Arborist Degree and Training Program Information
While there are limited training programs for arborists, there are some that provide fundamental content in such areas as soil, tree diseases and tree care. Read ahead to find out more about coursework, program length, certification and career data.
There are few traditional academic degree or certificate programs for arborists. Most arborists receive training on-the-job from tree care companies or other employers in programs that last as little as a month or up to three years. However, independent training is available from a number of schools for arborists who are planning to earn a professional certification.
An arborist training program primarily addresses the cultivation, care, and management of individual trees as well as other perennial, woody plants. Program content covers the identification and prevention of diseases and parasitic infestations, removal of invasive species, protection from predation, pruning, transplantation, and structural support. Program participants also learn to safely use harnesses, ropes, and other climbing equipment. Training programs may be completed in under a year.
Admission requirements for training programs are flexible. Applicants need either three years (or more) of work experience in tree care or an associate's degree in a subject related to arboriculture and two years of work experience.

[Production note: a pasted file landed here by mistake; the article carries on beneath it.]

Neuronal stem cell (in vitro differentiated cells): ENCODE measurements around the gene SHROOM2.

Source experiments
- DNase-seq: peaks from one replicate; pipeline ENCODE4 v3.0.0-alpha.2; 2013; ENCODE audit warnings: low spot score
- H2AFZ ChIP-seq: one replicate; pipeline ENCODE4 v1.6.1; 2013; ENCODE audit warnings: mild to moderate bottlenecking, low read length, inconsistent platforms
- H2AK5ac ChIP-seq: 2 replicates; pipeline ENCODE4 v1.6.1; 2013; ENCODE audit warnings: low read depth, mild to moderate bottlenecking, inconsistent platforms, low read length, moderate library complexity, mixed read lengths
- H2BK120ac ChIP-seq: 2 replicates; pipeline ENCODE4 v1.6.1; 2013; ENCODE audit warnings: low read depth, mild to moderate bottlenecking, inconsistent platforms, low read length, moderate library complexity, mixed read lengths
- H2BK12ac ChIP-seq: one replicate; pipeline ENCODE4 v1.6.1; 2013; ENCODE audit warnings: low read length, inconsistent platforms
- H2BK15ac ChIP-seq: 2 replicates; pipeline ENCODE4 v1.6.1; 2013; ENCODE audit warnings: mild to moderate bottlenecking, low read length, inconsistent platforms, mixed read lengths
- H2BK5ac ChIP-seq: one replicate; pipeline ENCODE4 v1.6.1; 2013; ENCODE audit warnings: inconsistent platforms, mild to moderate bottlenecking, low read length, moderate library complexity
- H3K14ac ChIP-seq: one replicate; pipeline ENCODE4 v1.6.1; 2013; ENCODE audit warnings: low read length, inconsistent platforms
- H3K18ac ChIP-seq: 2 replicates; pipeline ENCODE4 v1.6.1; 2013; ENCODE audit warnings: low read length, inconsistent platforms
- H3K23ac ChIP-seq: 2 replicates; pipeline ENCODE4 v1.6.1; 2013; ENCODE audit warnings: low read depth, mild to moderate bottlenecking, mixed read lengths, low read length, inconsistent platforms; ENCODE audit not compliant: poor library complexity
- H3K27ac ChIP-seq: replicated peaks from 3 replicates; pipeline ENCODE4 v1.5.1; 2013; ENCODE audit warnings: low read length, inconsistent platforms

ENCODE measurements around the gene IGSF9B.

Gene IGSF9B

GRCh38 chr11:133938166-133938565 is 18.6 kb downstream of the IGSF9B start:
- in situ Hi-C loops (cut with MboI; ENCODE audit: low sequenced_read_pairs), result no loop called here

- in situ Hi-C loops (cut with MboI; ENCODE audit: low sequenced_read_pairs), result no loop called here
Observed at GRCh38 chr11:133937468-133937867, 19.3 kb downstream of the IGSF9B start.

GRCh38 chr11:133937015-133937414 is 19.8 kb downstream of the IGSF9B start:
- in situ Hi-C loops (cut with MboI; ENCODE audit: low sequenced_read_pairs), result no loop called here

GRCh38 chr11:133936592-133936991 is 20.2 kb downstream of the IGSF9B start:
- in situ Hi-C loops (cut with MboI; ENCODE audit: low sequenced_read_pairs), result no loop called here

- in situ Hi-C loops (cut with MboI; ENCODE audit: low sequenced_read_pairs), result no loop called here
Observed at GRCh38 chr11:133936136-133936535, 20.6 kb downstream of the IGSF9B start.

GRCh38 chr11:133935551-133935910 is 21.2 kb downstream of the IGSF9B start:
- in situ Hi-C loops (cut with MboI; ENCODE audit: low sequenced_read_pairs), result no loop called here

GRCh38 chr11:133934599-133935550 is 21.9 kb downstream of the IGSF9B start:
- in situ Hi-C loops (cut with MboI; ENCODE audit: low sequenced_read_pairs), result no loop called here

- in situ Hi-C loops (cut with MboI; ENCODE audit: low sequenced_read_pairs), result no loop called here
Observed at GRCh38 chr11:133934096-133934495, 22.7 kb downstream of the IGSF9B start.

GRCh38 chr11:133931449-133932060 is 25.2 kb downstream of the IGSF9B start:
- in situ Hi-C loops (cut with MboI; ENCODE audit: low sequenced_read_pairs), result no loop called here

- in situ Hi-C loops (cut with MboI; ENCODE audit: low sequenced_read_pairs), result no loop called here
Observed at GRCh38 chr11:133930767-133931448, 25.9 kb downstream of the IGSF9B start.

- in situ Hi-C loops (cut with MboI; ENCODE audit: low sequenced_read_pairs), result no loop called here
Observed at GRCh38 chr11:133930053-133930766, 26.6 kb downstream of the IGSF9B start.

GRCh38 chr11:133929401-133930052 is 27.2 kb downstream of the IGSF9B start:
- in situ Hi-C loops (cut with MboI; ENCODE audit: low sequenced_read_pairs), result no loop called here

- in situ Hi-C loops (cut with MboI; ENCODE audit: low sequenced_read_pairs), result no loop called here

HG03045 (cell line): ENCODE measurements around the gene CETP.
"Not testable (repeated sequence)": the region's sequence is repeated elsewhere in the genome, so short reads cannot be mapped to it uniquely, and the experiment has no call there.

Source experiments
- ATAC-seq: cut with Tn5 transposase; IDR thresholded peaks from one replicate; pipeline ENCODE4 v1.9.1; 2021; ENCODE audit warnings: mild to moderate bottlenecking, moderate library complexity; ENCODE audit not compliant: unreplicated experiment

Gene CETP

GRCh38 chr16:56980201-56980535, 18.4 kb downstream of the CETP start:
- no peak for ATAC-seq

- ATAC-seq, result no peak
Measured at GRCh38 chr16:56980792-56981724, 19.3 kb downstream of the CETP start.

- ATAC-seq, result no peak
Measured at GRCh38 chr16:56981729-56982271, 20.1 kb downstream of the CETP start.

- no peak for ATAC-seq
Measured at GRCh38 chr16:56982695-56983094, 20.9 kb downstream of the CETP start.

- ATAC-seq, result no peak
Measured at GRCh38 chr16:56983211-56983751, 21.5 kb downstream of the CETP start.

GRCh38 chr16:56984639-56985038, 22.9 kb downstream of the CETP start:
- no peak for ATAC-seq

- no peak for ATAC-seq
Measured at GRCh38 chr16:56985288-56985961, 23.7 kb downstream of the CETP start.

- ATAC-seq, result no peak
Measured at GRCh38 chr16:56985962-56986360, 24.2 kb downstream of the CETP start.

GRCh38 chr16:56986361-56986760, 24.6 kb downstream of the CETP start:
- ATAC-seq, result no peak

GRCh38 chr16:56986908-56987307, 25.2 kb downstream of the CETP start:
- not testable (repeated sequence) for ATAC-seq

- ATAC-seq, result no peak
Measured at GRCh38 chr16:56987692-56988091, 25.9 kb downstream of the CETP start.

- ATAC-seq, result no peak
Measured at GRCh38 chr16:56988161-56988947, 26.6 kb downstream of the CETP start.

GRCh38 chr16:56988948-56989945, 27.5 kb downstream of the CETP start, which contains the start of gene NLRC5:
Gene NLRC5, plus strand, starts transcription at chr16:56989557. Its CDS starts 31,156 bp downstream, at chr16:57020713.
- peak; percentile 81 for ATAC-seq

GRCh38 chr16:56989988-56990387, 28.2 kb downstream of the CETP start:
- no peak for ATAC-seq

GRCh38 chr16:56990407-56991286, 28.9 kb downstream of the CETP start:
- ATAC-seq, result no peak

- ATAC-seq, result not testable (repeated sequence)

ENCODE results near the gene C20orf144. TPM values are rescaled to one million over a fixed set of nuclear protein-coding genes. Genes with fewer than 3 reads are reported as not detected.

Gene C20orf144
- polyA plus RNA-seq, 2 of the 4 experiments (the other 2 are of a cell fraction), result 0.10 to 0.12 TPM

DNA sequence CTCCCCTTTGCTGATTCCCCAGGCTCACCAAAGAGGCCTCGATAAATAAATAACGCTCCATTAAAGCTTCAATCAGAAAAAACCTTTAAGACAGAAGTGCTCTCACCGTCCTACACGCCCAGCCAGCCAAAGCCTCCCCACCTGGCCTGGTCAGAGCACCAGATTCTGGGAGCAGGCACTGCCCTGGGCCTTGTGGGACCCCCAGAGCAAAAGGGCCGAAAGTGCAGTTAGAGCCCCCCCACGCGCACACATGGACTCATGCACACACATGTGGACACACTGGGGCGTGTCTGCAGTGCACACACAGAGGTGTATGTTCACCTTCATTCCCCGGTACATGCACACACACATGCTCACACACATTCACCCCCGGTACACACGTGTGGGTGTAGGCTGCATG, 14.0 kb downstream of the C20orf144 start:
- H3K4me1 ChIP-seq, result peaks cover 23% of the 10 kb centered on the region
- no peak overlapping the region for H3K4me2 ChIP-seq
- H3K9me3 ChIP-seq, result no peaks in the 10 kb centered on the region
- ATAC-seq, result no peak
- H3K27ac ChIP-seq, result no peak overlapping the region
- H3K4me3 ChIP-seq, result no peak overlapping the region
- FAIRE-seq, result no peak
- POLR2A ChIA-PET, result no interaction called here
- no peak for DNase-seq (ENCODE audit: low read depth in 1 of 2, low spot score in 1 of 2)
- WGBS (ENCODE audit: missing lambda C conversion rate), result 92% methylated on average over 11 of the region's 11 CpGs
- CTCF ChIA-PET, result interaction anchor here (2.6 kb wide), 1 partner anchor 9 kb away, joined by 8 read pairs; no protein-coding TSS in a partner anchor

Training programs often consist of a single class that surveys multiple topics over a period of months. The following are likely topics in an arborist program:
- Tree identification
- Tree biology basics
- Soil quality management
- Tree diseases and diagnosis
- Plant care and risk management
- Tree trimming methods
- Climbing, cabling, and bracing
- Urban tree care
Employment Outlook and Salary Info
Graduates of arborist training programs typically have established careers as arborists, which the U.S. Bureau of Labor Statistics (www.bls.gov) classifies as grounds maintenance workers. Employment opportunities are available with tree care companies, landscaping companies, tree nurseries, utilities, and government agencies. According to the BLS, over the years 2010-2020, employment of all grounds maintenance workers, including arborists, will grow 20%. Growth will be driven by increased tree planting in municipalities, which will require more tree care workers. As of May 2012, tree trimmers and pruners earned a median salary of $32,310, while landscaping and groundskeeping workers earned a median of $23,570.
Arborists who complete a training program accredited by the International Society of Arboriculture (ISA) are qualified to earn the voluntary ISA Certified Arborist credential. As of January 2011, certification required passing a 200 question multiple-choice exam with a score of 72% or better.
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